Many concepts of Wide Field AO (WFAO) systems are under development, especially for Extremely Large Tele scopes (ELTs) instruments. Multi-Object Adaptive Optics (MOAO) is one of these WFAO concepts, well suited to high redshifts galaxies observations in very wide Field of View (FoV). The E-ELT instrument EAGLE will use this approach. CANARY, the on-sky pathfinder for MOAO, has obtained the first compensated images on Natural Guide Stars (NGSs) at the William Herschel Telescope in September 2010. We present in this paper numerical and experimental validations of a Linear Quadratic Gaussian (LQG) control. This is an appealing strategy that provides an optimal control in the sense of minimum residual phase variance. It also provides a unified formalism that allows accounting for multi WaveFront Sensors (WFSs) channels, both on Laser Guide Stars (LGSs) and NGSs, and for various disturbance sources (turbulence, vibrations). We show how the specific MOAO CANARY configuration can be embedded in a state-space framework. We present experimental laboratory validations that demonstrate the gain brought by tomographic LQG control for CANARY, together with comparative simulations. Model identification necessary for a robust on-sky operation is discussed.
We present in this paper an analysis of several tip-tilt on-sky data registered on adaptive optics systems installed on different telescopes (Gemini South, William Herschel Telescope, Large Binocular Telescope, Very Large Tele scope, Subaru). Vibration peaks can be detected, and it is shown that their presence and location may vary, and that their origin is not always easy to determine. Mechanical solution that have been realized to mitigate vibrations are presented. Nevertheless, residual vibrations may still affect the instruments' performance, ranging from narrow high frequency vibration peaks to wide low frequency windshake-type perturbations. Power Spectral Densities (PSDs) of on-sky data are presented to evidence these features. When possible, indications are given regarding the gain in performance that could be achieved with adequate controllers accounting for vibration mitigation. Two examples of controller identification and design illustrate their ability to compensate for various types of disturbances (turbulence, windshake, vibration peaks, ...),showing a significant gain in performance.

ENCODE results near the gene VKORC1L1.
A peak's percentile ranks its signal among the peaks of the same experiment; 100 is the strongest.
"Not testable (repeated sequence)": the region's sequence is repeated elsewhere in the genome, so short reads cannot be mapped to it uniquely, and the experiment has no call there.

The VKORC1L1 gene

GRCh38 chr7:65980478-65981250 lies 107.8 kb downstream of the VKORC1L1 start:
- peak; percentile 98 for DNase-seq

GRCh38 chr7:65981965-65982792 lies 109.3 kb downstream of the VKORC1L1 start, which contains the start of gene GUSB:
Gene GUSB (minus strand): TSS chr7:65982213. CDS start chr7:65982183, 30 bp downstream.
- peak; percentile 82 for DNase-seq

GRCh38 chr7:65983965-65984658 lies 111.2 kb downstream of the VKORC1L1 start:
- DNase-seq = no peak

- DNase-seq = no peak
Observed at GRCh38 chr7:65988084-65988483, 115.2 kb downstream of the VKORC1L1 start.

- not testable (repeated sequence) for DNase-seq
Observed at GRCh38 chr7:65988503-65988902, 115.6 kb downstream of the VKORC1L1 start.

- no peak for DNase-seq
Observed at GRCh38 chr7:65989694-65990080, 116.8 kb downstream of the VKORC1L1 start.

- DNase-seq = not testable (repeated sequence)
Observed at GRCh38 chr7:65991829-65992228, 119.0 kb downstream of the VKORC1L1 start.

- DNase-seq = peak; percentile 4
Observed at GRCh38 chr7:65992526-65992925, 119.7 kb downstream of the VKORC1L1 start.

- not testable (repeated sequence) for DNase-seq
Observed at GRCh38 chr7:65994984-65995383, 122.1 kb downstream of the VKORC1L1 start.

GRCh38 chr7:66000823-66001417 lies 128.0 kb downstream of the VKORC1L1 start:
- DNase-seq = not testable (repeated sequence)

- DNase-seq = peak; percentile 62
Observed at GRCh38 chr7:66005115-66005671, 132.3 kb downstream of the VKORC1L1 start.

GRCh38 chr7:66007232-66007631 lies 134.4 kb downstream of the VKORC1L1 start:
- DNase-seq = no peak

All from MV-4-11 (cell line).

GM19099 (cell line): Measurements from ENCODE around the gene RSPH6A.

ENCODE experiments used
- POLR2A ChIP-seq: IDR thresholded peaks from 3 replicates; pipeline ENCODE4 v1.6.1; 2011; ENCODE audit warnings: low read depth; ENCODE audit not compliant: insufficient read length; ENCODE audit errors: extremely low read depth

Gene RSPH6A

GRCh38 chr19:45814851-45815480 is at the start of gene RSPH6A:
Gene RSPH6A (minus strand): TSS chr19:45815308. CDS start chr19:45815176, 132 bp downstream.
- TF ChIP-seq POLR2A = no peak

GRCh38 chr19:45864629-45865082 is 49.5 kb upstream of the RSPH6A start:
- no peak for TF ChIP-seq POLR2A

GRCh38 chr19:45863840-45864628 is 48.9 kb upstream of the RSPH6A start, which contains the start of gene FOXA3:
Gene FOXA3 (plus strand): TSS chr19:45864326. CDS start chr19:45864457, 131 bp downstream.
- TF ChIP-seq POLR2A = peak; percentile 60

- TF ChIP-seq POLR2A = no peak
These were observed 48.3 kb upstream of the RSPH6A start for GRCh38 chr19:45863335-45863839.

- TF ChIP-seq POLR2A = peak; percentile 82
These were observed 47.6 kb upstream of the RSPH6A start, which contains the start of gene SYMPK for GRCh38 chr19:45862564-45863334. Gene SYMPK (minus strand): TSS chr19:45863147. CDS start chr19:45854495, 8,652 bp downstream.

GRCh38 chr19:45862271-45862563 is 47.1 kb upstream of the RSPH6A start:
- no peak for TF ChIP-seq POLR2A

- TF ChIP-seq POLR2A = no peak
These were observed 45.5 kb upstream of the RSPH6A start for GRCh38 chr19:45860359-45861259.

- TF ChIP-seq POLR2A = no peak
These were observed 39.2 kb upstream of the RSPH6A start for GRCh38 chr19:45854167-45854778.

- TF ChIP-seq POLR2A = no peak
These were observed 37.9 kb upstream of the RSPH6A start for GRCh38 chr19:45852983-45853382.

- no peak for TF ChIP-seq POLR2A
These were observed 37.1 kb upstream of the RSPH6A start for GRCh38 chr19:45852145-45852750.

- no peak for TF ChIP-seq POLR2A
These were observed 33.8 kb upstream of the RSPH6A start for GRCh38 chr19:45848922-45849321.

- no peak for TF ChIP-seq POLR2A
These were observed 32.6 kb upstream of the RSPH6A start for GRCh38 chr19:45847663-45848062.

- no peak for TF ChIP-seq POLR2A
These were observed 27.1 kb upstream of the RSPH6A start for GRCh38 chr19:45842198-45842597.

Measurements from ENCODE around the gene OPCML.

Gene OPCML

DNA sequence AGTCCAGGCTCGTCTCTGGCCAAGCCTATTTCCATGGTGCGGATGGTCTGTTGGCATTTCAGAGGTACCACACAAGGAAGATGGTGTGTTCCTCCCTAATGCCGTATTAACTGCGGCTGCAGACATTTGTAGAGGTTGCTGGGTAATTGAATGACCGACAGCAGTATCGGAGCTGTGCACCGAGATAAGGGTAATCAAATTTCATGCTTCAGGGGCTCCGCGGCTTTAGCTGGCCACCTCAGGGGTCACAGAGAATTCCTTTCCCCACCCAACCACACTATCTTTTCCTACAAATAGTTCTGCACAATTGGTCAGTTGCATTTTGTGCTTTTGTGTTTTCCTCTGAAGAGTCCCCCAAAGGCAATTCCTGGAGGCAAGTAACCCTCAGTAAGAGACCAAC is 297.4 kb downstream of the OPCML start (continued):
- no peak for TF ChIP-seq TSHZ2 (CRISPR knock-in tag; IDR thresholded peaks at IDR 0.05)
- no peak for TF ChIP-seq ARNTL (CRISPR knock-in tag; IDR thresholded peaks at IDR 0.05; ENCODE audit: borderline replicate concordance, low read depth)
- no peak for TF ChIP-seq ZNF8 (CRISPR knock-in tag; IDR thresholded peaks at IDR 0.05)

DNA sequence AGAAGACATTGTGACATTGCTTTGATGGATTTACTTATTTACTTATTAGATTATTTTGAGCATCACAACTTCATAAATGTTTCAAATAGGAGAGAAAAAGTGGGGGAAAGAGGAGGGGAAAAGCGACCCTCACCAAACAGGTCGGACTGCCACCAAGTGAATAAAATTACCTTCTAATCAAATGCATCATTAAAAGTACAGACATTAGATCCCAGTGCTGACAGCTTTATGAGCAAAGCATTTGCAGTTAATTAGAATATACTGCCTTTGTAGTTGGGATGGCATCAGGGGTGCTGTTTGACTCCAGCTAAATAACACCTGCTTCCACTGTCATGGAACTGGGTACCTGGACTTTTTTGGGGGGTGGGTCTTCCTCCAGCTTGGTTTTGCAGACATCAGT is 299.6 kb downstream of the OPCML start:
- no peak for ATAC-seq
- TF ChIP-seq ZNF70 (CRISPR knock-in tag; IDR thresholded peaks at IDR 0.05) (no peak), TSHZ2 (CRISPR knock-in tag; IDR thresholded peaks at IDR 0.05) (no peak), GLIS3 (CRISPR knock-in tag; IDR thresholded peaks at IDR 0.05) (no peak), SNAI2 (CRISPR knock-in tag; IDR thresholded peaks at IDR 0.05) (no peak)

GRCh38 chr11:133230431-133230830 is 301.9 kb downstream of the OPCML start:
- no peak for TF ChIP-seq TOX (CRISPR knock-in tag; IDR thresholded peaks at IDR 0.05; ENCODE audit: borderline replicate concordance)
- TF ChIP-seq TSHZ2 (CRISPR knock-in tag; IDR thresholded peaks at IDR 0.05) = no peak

Perturbations affecting image formation on ground-based telescopes are composed of signals that are not only generated by the atmosphere. They often include vibrations induced by wind excitation on the system's structure, or induced by other sources of excitation like cryo-coolers, shutters, etc.
Using state-space control design techniques (e.g., LQG control), efficient perturbation compensation can be obtained in adaptive optics systems. This requires in return an accurate dynamical perturbation model with manageable complexity. The purpose of this paper is to investigate how tip/ tilt state-space models can be constructed and identified from wavefront sensor (WFS) measurements and used for tip/ tilt correction. Several off-the-shelf time-domain identification approaches are considered, ranging from techniques such as subspace identification to extended Kalman filter.
Results are compared with controllers that do not account for vibrations, like an integrator or an MMSE reconstructor. Performance improvement is illustrated by replay with on-sky data sets from Gemini South (GeMS and Altair).